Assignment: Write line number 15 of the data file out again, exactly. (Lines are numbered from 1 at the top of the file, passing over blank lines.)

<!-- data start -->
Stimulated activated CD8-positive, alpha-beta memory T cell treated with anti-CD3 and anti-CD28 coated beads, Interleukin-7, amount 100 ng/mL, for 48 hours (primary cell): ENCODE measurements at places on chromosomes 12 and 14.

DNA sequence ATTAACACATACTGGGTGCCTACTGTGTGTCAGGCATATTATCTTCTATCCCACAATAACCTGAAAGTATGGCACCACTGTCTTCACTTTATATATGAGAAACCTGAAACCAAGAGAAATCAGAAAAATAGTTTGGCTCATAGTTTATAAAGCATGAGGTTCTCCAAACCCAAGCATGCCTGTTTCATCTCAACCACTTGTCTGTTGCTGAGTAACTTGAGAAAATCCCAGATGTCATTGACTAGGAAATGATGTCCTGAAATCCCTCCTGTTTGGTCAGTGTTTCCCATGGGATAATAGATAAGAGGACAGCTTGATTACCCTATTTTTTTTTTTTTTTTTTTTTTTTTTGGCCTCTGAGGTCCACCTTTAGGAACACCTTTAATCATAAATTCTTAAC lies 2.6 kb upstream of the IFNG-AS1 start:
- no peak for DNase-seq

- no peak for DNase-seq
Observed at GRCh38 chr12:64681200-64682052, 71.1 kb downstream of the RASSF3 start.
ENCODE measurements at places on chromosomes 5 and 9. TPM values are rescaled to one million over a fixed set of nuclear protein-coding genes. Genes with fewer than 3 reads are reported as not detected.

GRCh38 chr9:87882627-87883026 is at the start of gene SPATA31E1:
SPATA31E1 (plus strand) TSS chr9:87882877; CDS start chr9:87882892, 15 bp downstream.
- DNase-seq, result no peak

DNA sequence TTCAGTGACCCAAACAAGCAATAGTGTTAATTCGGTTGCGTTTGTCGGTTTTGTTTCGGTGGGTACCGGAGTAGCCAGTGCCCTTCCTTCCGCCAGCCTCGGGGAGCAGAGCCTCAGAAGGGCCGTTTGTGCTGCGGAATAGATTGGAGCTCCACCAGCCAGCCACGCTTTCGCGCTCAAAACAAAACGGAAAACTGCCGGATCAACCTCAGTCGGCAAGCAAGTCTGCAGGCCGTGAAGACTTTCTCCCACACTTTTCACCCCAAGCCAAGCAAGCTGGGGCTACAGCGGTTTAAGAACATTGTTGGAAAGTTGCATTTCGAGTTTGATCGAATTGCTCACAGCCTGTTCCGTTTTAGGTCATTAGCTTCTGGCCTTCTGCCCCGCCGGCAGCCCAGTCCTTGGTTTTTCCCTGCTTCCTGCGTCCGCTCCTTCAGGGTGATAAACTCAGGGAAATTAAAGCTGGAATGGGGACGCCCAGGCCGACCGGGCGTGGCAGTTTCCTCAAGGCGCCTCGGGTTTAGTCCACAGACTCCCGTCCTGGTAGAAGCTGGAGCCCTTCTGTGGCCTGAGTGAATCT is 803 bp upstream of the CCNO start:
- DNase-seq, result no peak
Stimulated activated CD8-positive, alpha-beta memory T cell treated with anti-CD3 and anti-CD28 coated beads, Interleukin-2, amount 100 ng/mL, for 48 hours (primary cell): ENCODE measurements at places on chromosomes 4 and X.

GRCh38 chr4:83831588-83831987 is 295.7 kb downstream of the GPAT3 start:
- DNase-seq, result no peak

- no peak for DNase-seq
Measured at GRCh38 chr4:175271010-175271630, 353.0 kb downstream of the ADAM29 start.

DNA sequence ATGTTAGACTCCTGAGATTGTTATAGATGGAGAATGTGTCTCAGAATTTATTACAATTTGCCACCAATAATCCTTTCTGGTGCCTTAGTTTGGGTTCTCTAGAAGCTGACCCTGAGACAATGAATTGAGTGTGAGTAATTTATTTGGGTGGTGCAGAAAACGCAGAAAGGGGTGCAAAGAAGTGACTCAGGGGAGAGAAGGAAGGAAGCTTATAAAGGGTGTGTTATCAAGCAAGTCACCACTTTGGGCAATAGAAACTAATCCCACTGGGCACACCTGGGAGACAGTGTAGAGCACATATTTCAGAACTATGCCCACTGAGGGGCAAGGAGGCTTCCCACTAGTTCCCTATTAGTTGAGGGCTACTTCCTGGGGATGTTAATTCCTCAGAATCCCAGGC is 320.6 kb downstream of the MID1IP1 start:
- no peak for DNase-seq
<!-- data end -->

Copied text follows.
- no peak for DNase-seq